BRUSSELS, September 23 – More than ever undisputed commander of the EU ship after Sunday’s election triumph, Angela Merkel is now well positioned to face down calls for more economic flexibility and deeper political union.
The next months will be fraught with new bailout requests from Greece and possibly Portugal, looking increasingly likely. France and Italy continue to struggle against heavy debt and Spain still faces nightmare unemployment at 27 percent.
But in Paris the daily Le Figaro wrote Monday that hopes of more solidarity from a new German government would be dashed, with southern Europe facing “an Angela Merkel of imperial power … the world’s most powerful woman.”
And in Athens, where officials were quietly optimistic of seeing less austerity from the new German government, analyst Ilias Nikolakopoulos said “nothing will change German policy.”
For her third four-year term, the German chancellor dubbed Europe’s new “iron lady” is as unlikely to yield to anti-austerity calls in southern Europe as she is to satisfy British hopes of stripping Brussels of powers, or French hopes of more political integration.
“The triumph will increase her standing as a person, she will have more manoeuvring space,” Jan Techau, the director of Carnegie Europe, told AFP.
“But she won’t reverse course on austerity, there isn’t much political capital in Germany for that, even on the left, even amid the Greens.”
Whatever coalition Merkel forms, agreed the Brussels-based Open Europe think-tank, her resounding victory had put paid to any hopes of a major policy shift.
With part of that victory attributable to her cautious eurozone policy, the EU must expect “more of the same”, said its director Mats Persson.
On Monday morning, European politicians noted with relief that Germany’s start-up anti-euro party, the AfD, had failed to score enough votes to enter parliament.
Others, notably in Greece, rejoiced over the trouncing of Merkel’s former ally, the Free Democratic Party.
Italy’s former premier Mario Monti said the FDP “has often thrown up obstacles on European policy. If there is a grand coalition I hope to see steps towards European integration.”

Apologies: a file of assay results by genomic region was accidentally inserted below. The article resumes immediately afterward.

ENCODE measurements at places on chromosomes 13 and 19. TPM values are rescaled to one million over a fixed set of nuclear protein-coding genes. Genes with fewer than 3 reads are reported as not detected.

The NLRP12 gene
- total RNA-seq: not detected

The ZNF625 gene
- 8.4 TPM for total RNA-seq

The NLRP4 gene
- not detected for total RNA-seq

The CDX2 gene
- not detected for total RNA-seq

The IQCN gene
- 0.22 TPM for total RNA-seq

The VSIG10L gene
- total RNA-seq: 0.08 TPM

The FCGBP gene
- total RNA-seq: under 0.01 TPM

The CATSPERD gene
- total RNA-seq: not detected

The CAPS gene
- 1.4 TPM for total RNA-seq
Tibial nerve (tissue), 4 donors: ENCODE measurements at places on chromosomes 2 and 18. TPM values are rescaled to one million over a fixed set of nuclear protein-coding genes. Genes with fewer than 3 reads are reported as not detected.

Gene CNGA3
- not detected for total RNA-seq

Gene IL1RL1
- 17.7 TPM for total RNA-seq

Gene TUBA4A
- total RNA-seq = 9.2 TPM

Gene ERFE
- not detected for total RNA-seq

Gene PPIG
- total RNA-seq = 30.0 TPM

But Merkel had never been a strong believer in more political union in Europe, said Carnegie’s Techau. “As long as she is in power she will not drive for more integration.”
That is likely to disappoint in France, where relations between Merkel and President Francois Hollande have been strained since the Socialist leader took office in May 2012.
Yet ties between the two power-houses are crucial to the 28-nation bloc and neglect is seen as harmful to the EU’s future.
Analysts likewise are sceptical that Merkel will live up to the expectations of British Prime Minister David Cameron.
Last month the German chancellor in a ground-breaking speech appeared to side with Cameron’s bid to repatriate powers from the European Commission in Brussels back to member states.
While Merkel is keen to provide breathing-space for Cameron, who is under pressure to take Britain out of the bloc, “she is not in the British camp,” said Techau. “She won’t go as far as the British would want in the repatriation of powers.”
And if she forms a grand coalition with her Social Democrat rivals, “the chances of the next German government offering any gifts to the British PM on social policy or other EU opt outs are small,” said Peter Wilding, who heads British Influence.
A grand coalition with the SPD could be more constructive on Europe.
“It could even be the case that the new government is (marginally) more constructive on Europe than before,” said UniCredit economist Andreas Rees.
“The continuation of euro friendly policies after the election will enable further much needed progress in European integration,” he said.